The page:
Ah yes, homework: the never-ending source of tension and discussion between parents and children.
If you’ve heard bits and pieces of the new homework debate, then you’ll definitely want to read today’s post for highlights of the new discussions and homework trends in classrooms around the GTA.
Now more than ever, there is a new tendency to complete homework assignments in class, while students are expected to complete their lessons at home. This is a more hands-on approach that many teachers have been adopting into their daily class regime. This movement is called “flipped classrooms”, and it is being embraced around the world, including right here in Canada in our own backyard.
Read this article to learn more about Flipped classrooms.
When it comes to learning a language, would it not make more sense to do the “hands-on practice” (reading and speaking) part of the learning in class with the French speaking teacher? And then the “listening to a lecture “ part of the learning on a video at home?
What are your thoughts? Would you like to learn even more about this new movement? Read this article published on omaha.com
Beyond this new tendency, there is increasingly a trend toward assigning less homework.
Do you think there should be more or less homework?
This is another important point of debate.
According to various research papers, there is little evidence connecting the length of homework and school achievement. In fact, Stanford’s research results suggest that too much homework can actually diminish its effectiveness, or even be counterproductive. Their prior studies cite that homework benefits plateau at about two hours per night, and that 90 minutes to two and a half hours is optimal for high school. See this article summarizing their research .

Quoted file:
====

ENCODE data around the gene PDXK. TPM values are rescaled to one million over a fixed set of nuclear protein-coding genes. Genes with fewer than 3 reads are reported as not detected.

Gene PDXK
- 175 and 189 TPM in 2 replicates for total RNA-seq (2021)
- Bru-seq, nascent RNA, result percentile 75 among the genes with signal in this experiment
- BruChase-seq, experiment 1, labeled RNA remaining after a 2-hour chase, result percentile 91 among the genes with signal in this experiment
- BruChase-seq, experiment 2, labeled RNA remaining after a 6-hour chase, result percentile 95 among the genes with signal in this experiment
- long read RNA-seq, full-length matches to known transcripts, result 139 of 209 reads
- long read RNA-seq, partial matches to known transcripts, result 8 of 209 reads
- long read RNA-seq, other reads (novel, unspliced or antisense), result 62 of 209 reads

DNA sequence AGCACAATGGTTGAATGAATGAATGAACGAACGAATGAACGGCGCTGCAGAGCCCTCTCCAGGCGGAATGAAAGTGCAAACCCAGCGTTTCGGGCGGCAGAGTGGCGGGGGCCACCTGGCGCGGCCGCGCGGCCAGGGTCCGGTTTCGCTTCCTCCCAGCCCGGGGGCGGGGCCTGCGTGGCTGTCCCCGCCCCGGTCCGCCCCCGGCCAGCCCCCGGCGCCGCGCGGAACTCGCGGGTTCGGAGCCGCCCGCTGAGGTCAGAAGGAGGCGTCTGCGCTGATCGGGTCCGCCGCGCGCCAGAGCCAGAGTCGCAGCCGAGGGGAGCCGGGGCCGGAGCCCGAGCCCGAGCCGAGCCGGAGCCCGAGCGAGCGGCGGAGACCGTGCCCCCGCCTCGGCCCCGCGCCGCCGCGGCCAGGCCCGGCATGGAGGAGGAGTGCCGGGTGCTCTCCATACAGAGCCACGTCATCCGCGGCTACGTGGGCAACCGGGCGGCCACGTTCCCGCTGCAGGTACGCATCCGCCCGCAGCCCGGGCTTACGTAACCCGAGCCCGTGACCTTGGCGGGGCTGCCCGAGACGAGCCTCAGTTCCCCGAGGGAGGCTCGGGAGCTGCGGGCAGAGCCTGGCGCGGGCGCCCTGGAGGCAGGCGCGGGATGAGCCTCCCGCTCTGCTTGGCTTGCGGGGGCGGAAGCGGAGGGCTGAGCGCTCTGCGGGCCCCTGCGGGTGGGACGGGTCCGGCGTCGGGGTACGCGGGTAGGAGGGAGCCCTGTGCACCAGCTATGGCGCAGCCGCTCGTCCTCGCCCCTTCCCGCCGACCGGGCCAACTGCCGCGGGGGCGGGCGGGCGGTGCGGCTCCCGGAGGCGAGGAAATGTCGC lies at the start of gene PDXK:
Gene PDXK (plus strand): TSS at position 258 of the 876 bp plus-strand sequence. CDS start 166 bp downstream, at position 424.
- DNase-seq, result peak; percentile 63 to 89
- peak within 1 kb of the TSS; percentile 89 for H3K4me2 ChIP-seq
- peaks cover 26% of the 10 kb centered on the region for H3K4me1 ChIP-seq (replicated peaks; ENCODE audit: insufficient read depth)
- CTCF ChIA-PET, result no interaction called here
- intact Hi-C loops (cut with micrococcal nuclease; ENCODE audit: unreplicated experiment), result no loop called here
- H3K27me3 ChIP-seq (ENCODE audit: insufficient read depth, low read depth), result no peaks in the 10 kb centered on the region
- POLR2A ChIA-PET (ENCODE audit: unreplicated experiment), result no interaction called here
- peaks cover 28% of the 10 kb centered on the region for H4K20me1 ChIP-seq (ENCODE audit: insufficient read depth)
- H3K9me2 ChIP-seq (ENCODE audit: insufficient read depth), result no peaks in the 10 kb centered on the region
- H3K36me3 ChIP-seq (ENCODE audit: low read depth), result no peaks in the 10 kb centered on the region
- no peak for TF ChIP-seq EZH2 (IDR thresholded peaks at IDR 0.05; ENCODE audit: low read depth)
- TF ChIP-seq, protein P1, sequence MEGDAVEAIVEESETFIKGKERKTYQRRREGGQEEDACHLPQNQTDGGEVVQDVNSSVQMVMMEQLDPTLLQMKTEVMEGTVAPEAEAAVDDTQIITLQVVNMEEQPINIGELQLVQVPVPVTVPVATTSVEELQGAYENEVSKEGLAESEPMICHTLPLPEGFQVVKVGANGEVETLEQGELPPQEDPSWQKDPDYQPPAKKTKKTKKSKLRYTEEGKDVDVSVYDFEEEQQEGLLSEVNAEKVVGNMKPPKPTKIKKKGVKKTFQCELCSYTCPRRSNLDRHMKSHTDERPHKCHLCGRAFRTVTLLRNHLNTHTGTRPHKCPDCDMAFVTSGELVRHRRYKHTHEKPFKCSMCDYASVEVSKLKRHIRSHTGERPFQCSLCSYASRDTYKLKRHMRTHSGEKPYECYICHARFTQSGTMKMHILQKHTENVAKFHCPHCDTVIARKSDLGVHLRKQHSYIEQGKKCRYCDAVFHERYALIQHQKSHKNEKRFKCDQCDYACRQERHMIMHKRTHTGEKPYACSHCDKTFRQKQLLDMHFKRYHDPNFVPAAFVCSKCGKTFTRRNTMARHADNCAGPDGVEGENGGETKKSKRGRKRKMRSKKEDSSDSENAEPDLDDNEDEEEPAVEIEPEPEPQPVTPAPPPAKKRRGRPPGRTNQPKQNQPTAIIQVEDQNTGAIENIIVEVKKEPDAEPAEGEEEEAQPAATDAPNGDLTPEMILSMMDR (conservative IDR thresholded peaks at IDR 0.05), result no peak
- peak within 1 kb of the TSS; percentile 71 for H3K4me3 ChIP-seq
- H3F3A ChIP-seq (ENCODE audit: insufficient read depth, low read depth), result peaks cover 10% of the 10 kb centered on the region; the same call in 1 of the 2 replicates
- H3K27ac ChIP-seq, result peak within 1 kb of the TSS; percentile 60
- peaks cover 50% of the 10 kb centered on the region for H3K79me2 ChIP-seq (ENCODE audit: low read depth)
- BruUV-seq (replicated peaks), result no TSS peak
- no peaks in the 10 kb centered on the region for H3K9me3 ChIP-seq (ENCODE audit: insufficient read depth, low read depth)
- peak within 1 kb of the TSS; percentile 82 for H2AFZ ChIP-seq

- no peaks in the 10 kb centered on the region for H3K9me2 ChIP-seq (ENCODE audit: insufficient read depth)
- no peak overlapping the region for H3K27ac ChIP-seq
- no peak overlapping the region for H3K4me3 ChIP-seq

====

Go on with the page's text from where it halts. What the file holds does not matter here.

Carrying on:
At best, for some students, there might be some minor improvement in test results. However, it is more likely that homework does not have a lasting effect on learning. According to Alfie Kohn, a widely known researcher and writer in the areas of education, parenting and human behavior, homework appears to benefit only certain groups of students and only in particular conditions.
He suggests that instead of assigning homework merely because of “policy”, it is best to assign homework only when it enhances the learning of the student.
Advice for French homework: One of the reasons many parents dread homework time is because a fight often results from asking their children to do their homework with them.So if when you ask your child to do their “dictée” with you, and you hear: “Mom/ Dad you don’t know what I have to do!” You’re not alone.
Here’s what you can do instead: Turn the dictée or French study practice into a growing and learning experience for the both of you. Demonstrate your own enthusiasm to learn French so when you ask your child to practice with you, they don’t feel it is an attack against them or a yawn-inducing chore. Make it fun. You might even want to introduce competitions and let your child read the dictée to YOU while you write down the words and practice your spelling. This role reversal helps your child get more excited about studying French, while also helping them improve their French through oral practice and correcting your spelling mistakes.
Another way to keep up French practice is to suggest your child keeps a journal in French to record fun events and interesting parts of their day. This works especially well during vacation time or when you take a family trip. Homework is rarely completed during vacations, so instead, you might want to encourage your child to keep a journal to discuss the holiday, including: landscape, money, houses, villages, and way of life. Plus it makes for a great keepsake! Read this to discover how to transform your family holiday into a learning opportunity.
How do you approach homework with your child? Let us know in the comments below.